Roundtable’s 2015-16 Goalie of the Year Award

(Photo Credit: Scott Paulus)

(Photo Credit: Scott Paulus)

If you were reading the selection for Roundtable’s 2015-16 Rookie of the Year Award and thinking, “I wonder if Juuse Saros will win Goalie of the Year too,” you were right! Roundtable’s Goalie of the Year for the 2015-16 Season is in fact going to be Saros. I know, this one is a little less anticlimactic and story driven considering you already received so much on Saros in that previous award.

Rather than leave this award blank, referring again and again to read that Rookie of the Year write-up, allow me to take another approach to Saros’ excellent 2015-16 season and the road ahead for him as well as comment on the season that was for Marek Mazanec.

Dragging you all to the way back when, and the long-long ago (the end of the 2014-15 season where the Milwaukee Admirals failed to make the playoffs for the first time since their debut season in the AHL), I had a really good conversation with Magnus Hellberg in regards to the transition of playing in goal in Europe to North America.

“People go so much harder to the net here. They actually shoot more for rebounds. You have to think where you put the rebounds. You have to fight through a lot more traffic than you have to do at home. Obviously the ice is much bigger home so they have more time and they maybe skate around and hold the puck more but here it’s more like a straight game where people put the puck to the net and just go hard. It took awhile to managed some of the aspects of that.” ~Magnus Hellberg

Now, everyone is unique and handles this transition their own way. No two players are truly alike in that respect. In recent memory of Admirals who made the switch from Europe to North America there have been some not so terrific results: Atte Engren, Jani LajunenPatrick Cehlin, Joonas RaskMikko VainonenJohan Alm, and Kristian Näkyvä. That’s not to say that the Nashville Predators were wrong to bring these talents in. It’s not to say that they continued to perform erratically in Europe. Some players are just far better suited to the European game and that extends to North American players as well, Stevie Moses.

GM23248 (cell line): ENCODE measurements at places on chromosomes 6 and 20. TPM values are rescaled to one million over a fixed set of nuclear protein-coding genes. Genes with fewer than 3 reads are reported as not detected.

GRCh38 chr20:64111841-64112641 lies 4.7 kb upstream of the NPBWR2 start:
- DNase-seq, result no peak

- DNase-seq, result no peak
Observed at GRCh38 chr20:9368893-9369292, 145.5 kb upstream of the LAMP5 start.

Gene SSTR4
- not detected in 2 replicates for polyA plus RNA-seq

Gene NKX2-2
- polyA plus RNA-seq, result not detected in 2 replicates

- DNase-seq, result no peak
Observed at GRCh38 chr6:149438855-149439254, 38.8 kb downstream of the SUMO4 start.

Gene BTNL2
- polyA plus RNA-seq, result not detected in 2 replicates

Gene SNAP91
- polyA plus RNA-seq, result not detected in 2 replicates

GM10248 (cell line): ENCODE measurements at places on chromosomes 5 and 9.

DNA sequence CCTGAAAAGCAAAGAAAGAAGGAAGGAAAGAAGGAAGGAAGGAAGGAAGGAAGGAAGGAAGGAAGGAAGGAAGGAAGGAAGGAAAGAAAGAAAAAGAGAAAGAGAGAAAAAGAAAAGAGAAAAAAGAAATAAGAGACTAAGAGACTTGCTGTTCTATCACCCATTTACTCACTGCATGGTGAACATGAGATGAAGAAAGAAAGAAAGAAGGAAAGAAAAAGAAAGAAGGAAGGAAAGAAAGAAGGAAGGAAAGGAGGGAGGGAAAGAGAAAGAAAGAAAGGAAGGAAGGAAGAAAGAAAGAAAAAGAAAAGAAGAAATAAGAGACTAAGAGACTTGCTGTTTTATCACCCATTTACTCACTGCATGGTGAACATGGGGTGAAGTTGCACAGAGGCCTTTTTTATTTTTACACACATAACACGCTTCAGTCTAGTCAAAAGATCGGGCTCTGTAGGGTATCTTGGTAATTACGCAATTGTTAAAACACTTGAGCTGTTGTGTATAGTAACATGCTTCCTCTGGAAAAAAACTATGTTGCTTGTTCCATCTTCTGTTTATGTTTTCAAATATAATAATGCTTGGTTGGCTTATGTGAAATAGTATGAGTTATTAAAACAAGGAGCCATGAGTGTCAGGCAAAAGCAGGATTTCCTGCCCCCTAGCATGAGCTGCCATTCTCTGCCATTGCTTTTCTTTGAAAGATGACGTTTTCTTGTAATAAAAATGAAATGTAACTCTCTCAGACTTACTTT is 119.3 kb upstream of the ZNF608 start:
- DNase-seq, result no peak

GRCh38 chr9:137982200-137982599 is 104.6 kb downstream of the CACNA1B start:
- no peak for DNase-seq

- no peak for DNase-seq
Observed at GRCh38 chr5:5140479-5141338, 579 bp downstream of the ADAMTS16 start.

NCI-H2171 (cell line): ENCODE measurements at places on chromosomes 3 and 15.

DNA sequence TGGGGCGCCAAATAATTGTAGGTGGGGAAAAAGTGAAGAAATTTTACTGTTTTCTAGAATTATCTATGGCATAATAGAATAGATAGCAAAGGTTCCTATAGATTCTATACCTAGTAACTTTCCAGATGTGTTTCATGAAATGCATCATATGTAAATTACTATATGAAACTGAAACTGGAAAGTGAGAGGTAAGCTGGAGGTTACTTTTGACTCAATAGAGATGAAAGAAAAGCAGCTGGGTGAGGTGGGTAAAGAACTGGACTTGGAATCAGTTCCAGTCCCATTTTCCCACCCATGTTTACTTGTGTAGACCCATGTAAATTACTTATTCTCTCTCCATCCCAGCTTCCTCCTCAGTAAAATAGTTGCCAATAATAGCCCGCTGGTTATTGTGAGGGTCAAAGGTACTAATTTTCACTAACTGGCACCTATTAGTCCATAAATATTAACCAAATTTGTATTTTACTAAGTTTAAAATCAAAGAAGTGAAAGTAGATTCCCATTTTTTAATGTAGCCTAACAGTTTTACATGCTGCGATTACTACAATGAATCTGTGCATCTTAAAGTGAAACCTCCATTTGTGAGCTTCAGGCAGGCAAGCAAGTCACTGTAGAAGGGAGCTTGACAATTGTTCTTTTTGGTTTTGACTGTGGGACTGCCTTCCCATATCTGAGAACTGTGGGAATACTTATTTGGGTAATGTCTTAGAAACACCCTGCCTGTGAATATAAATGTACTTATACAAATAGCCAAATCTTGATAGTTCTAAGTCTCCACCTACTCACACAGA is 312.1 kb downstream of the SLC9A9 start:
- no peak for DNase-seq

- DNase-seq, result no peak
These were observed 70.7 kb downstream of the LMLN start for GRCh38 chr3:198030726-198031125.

The goaltending and defensive positions are where this transition stands out when players are struggling to adapt. It’s far easier to expose those two positions when a player is rattled by pace, lateral movement, and more rugged “in your face” play associated with the North American game. When it’s good, it’s normal. When it’s bad, whoa man is it bad to watch.

To have a general idea of what both of those mean all you need to do is think about Mazanec’s journey these past three-seasons. He is fully capable of being lights out but, in his earlier seasons, he was also fully capable of some serious deer in headlights goaltending. Here’s the thing though, because as I said it is an entirely individualized experience, that was his learning and developmental process. This past season was Mazanec’s best wire-to-wire season. The numbers may not 100% back that up, the last game of the regular season when the team in front of him took the night off didn’t help, but there wasn’t one game where Mazanec switched off or struggled. He was locked in this season at a time when the real between the ears battle was going on with a high level prospect in Saros bumping his ol’ battery-mate Hellberg and a potential back-up role in Nashville in 2016-17 a possibility with a solid campaign of work. He did that. He did that in his third full-season of North American hockey.

If there was any true standout element to Saros’ debut season to North America it was that he displayed that from his first start of the season to the end. He is 20-years old and plays with the hockey mind of someone who has been at this for quite some time. What will Saros be like once he starts to really get comfortable with the North American game? His rookie season stat-line was: 38 appearances (all starts) with a 29-8-0-0 record, 2.24 goals against average, 0.920 save percentage, 4 shutouts, and he stopped all 13 shootout attempts he faced to earn the Admirals 4 wins with the game squarely on him in net. That is his baseline and foundation for the years to come. It is tremendous to think about the possibilities for Saros moving forward.

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